The pattern held true even after researchers
accounted for medications that lower cholesterol, suggesting it’s
important not to rely just on drugs to cut future risks, the authors
“There are additional benefits that come from eating healthy,” said
Shanshan Li, the study’s lead author and an epidemiologist at the
Harvard School of Public Health in Boston.
Diet plays an important role in the development of heart and artery
disease, Li and her co-authors write in the journal BMJ, but little
is known about the difference dietary fiber might make after a heart
The researchers analyzed data from the Nurses’ Health Study and the
Health Professionals Follow-up Study, two long-term studies that
follow the health and risk factors of women and men across the
At the beginning of the study period the 2,258 women and 1,840 men
included in the analysis had survived a first heart attack and had
never had a stroke.
Before and after their heart attacks, all participants had filled
out questionnaires about how often they ate common foods over the
previous year, ranking them from “never” to “six or more times per
Researchers used this information to calculate total fiber intake
and kept track of whether each participant’s fiber came from grains,
fruits or vegetables.
Participants were followed for a median of about nine years; in that
time, 336 women and 451 men died from heart disease-related causes,
such as a second heart attack, clogged arteries in the heart and
stroke. A total of 682 women and 451 men died of any cause.
The study also took into account factors that could by themselves
affect mortality, such as weight, exercise and taking medicines to
Li and her team found that for every 10-gram increase in total fiber
intake, the risk of death from any cause dropped by 15 percent. The
recommended daily fiber intake for women is 25 grams and 38 grams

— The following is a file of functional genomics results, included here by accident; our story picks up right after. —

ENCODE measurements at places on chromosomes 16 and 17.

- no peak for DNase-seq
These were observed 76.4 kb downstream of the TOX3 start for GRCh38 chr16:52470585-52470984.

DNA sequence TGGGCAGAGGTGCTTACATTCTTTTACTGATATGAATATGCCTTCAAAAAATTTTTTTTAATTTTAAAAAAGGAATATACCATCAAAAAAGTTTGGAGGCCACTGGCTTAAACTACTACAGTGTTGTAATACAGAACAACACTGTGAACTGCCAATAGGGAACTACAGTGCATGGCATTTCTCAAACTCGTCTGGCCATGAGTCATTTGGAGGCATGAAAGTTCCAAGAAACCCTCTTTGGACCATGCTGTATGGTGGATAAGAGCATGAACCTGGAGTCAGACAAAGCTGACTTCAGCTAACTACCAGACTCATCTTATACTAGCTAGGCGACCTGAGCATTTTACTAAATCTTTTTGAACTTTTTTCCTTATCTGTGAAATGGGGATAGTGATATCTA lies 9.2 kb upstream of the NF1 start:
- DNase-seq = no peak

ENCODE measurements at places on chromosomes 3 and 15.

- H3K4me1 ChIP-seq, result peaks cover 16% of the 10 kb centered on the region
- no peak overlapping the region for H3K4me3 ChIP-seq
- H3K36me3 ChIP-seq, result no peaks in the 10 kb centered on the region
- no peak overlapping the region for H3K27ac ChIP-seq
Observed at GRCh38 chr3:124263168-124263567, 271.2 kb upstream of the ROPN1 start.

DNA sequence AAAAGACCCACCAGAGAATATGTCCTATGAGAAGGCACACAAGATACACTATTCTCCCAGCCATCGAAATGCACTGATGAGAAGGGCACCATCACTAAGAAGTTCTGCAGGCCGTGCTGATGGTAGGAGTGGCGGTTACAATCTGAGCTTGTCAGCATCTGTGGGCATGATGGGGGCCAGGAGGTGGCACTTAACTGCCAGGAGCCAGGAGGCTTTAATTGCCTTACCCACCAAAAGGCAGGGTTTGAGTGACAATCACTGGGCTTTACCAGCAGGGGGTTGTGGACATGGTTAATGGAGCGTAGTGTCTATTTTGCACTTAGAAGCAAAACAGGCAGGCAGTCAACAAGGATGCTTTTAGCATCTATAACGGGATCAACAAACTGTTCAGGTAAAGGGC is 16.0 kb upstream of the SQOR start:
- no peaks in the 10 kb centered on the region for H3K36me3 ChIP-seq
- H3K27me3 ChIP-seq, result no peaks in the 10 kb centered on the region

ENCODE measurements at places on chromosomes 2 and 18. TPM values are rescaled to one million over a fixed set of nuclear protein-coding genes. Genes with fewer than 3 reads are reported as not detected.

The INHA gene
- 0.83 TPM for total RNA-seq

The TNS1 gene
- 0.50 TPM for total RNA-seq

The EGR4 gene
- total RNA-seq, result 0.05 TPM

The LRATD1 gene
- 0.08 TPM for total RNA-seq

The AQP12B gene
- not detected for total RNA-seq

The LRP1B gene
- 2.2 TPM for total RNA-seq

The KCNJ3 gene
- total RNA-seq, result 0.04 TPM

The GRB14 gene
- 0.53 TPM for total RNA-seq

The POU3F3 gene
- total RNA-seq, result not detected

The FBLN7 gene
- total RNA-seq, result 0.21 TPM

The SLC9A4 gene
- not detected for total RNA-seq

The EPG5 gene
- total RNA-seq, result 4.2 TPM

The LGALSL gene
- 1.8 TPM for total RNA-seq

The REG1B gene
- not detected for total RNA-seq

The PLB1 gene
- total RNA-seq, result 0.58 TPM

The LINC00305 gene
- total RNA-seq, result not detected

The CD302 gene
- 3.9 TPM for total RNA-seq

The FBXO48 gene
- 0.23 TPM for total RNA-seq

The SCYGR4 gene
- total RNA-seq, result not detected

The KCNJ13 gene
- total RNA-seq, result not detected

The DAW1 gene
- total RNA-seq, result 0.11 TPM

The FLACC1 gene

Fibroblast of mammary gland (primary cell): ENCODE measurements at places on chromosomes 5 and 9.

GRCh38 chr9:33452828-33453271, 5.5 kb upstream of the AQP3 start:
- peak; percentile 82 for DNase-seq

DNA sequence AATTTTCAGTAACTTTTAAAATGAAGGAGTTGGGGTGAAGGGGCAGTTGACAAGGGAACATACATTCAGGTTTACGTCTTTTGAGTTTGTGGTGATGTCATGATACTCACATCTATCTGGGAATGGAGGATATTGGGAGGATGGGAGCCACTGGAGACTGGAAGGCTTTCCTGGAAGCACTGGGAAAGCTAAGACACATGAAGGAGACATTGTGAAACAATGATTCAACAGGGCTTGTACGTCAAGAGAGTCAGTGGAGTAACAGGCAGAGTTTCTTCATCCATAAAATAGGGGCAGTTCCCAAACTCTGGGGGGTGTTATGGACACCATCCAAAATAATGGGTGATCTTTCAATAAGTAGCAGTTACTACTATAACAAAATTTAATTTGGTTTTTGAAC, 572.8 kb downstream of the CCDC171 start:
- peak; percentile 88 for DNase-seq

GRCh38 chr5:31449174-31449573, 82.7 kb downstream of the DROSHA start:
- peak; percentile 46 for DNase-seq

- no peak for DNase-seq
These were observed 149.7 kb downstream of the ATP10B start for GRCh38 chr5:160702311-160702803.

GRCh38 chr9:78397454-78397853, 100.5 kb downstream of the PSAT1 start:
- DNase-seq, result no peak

The authors point out that only fiber from grains, including
cereals, was linked to lowered risk, and a high intake of this type
of fiber was associated with a 28 percent lower risk of death
compared to people who ate the least fiber.
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Notably, the amount of fiber participants ate
regularly before the first heart attack was not related to the odds
of dying later. However, the more a person boosted fiber intake
after the heart attack, the lower their risk of death.
The results line up with what was already known about fiber intake
and heart disease, said Vivian Mo, a cardiologist and director of
the Women's Cardiovascular Center at the University of Southern
California in Los Angeles.
A high-fiber diet has been linked to lower cholesterol levels, which
is associated with a lower risk of heart disease, Mo said.
Still, the study goes beyond that by showing that eating more fiber
is associated with a lower risk of death – although it doesn’t prove
that it’s the fiber itself that makes the difference, she said.
For example, people who eat lots of fiber likely practice healthy
habits and eat an overall healthy diet as compared to those who
don’t eat much fiber, she said.
“There are so many differences between people who eat more or less
fiber; it’s not just the fiber,” Mo told Reuters Health. But the
fact that people who changed their diet the most after a heart
attack had the lowest risk of death is encouraging.
“It’s never too late to make a change, such as starting to eat
healthier,” Li said.
SOURCE: bit.ly/1mdE91s BMJ, online April 29, 2014.
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